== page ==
With the utmost pleasure we, the Conference Committee, would like to announce the first speaker of Congo’s Conference 2018/2019:
Prof. dr. ing. Hendrik Richter.
An interesting branch of biology deals with animal behaviour. Particularly the behaviour of simple life forms can often be understood as to follow certain rules, which in turn can be expressed by an algorithmic description.
A main idea of generative art is that the art work is created by an autonomous, non-human system, frequently by setting up an algorithmic framework that gains functional autonomy and may develop over time. In other words, in generative art the “artist” creates an algorithmic process and sets it into motion. Subsequently, the dynamics of the algorithmic process generates the art work. As in nature we frequently observe structures and process that are aesthetically pleasing and surprisingly beautiful, is appears natural to take inspiration from biology for generative art.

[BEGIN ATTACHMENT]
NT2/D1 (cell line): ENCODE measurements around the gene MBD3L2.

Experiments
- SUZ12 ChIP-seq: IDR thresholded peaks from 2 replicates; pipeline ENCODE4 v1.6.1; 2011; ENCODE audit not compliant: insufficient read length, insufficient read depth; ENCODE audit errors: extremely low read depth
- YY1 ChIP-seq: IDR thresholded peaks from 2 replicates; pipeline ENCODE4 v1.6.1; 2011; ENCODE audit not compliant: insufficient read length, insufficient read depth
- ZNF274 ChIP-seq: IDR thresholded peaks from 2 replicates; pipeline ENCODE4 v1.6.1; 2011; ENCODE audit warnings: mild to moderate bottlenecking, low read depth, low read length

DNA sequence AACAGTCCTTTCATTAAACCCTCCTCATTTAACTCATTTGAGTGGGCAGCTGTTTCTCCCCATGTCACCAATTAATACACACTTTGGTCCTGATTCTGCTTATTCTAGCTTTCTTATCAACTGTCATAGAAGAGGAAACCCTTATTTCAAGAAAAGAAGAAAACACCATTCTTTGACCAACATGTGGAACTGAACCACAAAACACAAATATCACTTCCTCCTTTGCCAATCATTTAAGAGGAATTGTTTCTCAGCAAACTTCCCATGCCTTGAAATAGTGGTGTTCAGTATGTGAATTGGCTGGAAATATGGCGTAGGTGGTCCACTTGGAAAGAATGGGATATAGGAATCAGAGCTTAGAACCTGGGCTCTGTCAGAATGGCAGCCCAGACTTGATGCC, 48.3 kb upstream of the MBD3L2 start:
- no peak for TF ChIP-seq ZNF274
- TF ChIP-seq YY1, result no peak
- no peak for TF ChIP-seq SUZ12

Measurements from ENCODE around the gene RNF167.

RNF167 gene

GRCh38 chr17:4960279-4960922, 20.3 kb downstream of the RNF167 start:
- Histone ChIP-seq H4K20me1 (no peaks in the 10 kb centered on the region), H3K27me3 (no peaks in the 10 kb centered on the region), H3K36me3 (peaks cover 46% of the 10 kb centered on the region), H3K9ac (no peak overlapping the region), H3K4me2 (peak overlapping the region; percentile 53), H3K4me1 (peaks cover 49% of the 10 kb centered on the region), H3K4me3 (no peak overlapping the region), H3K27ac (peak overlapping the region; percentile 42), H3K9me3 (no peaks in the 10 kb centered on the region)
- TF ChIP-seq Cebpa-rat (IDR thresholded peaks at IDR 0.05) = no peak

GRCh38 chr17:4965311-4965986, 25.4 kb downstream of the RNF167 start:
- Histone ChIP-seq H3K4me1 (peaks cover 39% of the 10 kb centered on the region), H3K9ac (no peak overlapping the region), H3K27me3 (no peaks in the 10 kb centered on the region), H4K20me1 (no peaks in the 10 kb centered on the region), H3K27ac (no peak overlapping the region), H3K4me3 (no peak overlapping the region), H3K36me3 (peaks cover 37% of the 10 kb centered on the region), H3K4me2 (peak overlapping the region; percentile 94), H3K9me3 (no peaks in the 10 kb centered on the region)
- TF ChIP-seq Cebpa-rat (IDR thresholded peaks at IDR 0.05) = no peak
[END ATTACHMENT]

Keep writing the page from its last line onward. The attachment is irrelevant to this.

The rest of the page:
The talk uses the example of the collective feeding behaviour of sand bubbler crabs. Sand-bubblers are tiny crabs dwelling tropical beaches. Their feeding behaviour involves creating patterns consisting of tiny sand balls that are placed in curves or spirals, straight or bent lines, which finally form overall structures, thus producing astonishing works of natural art. The algorithms presented produce generative art by recreating these patterns. In nature, the patterns are monochromatic as the balls all have the colour of the sand they are made from. The artistic interpretation of the patterns suggests using colours for making them visually more appealing.
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